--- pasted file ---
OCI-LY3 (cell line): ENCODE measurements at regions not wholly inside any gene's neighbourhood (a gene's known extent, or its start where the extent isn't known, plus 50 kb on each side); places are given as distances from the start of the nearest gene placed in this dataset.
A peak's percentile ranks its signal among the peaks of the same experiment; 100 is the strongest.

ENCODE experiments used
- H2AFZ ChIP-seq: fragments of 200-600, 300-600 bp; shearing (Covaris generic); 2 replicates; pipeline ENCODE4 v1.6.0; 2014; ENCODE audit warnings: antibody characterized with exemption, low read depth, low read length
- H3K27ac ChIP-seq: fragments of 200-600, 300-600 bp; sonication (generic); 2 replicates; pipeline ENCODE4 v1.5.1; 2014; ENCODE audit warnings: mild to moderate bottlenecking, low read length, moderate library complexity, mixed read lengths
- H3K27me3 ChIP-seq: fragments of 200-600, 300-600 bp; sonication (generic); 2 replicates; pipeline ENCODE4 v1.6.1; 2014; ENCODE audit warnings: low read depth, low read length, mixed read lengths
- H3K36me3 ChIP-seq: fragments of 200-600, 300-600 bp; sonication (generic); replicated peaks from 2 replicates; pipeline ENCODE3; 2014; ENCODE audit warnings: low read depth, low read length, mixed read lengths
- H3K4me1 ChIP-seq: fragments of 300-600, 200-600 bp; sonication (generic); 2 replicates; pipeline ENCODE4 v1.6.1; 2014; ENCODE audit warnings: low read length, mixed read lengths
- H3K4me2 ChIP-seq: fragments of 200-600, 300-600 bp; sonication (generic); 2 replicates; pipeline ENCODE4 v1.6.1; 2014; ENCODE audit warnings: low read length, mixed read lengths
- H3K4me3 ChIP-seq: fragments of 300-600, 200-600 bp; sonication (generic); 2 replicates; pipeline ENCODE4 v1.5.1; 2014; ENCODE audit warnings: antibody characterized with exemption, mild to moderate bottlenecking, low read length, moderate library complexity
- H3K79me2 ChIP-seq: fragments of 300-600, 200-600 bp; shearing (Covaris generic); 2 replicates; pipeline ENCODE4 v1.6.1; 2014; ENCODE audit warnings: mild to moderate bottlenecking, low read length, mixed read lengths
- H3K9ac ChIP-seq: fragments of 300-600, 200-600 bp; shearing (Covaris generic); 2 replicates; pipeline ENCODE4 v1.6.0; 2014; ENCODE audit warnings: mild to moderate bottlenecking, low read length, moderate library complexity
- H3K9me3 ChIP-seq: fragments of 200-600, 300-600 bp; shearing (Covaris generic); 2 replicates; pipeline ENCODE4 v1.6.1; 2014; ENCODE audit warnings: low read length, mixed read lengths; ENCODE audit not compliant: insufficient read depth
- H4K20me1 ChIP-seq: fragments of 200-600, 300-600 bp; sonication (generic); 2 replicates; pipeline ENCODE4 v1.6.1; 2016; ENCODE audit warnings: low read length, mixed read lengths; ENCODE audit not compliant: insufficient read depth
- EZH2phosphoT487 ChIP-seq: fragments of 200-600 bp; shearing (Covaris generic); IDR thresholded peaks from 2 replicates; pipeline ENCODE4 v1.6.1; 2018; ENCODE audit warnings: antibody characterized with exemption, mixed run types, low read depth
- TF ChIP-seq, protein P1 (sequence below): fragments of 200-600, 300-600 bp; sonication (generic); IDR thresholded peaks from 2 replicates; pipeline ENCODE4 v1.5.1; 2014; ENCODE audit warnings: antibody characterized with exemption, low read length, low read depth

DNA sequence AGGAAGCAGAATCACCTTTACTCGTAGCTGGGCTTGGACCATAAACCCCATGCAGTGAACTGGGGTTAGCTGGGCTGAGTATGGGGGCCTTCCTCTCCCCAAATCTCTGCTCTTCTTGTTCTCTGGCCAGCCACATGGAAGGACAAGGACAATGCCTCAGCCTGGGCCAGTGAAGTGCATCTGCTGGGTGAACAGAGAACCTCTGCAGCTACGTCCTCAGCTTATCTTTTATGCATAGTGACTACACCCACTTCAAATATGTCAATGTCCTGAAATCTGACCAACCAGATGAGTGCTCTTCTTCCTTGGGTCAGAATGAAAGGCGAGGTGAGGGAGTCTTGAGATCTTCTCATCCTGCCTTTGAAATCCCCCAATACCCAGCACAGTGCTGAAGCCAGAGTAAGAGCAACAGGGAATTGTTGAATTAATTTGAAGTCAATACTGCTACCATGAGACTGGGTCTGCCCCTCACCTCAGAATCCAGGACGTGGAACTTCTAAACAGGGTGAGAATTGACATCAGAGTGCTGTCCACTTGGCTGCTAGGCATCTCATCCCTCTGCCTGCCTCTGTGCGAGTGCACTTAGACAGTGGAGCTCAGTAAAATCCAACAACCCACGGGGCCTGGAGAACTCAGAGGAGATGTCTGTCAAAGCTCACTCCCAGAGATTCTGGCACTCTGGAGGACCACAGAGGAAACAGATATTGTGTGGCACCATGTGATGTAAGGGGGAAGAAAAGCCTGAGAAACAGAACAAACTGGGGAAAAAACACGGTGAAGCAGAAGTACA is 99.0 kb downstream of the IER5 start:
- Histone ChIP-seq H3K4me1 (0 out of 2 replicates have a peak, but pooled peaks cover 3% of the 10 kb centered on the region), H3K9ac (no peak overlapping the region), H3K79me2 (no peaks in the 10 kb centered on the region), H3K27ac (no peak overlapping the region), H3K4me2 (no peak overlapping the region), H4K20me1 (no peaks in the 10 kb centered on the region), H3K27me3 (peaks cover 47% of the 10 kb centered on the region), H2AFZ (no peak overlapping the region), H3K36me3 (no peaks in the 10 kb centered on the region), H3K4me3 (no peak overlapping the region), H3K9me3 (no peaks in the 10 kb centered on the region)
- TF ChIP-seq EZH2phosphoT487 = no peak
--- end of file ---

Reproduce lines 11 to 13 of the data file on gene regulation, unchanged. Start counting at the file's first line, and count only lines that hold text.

- H3K79me2 ChIP-seq: fragments of 300-600, 200-600 bp; shearing (Covaris generic); 2 replicates; pipeline ENCODE4 v1.6.1; 2014; ENCODE audit warnings: mild to moderate bottlenecking, low read length, mixed read lengths
- H3K9ac ChIP-seq: fragments of 300-600, 200-600 bp; shearing (Covaris generic); 2 replicates; pipeline ENCODE4 v1.6.0; 2014; ENCODE audit warnings: mild to moderate bottlenecking, low read length, moderate library complexity
- H3K9me3 ChIP-seq: fragments of 200-600, 300-600 bp; shearing (Covaris generic); 2 replicates; pipeline ENCODE4 v1.6.1; 2014; ENCODE audit warnings: low read length, mixed read lengths; ENCODE audit not compliant: insufficient read depth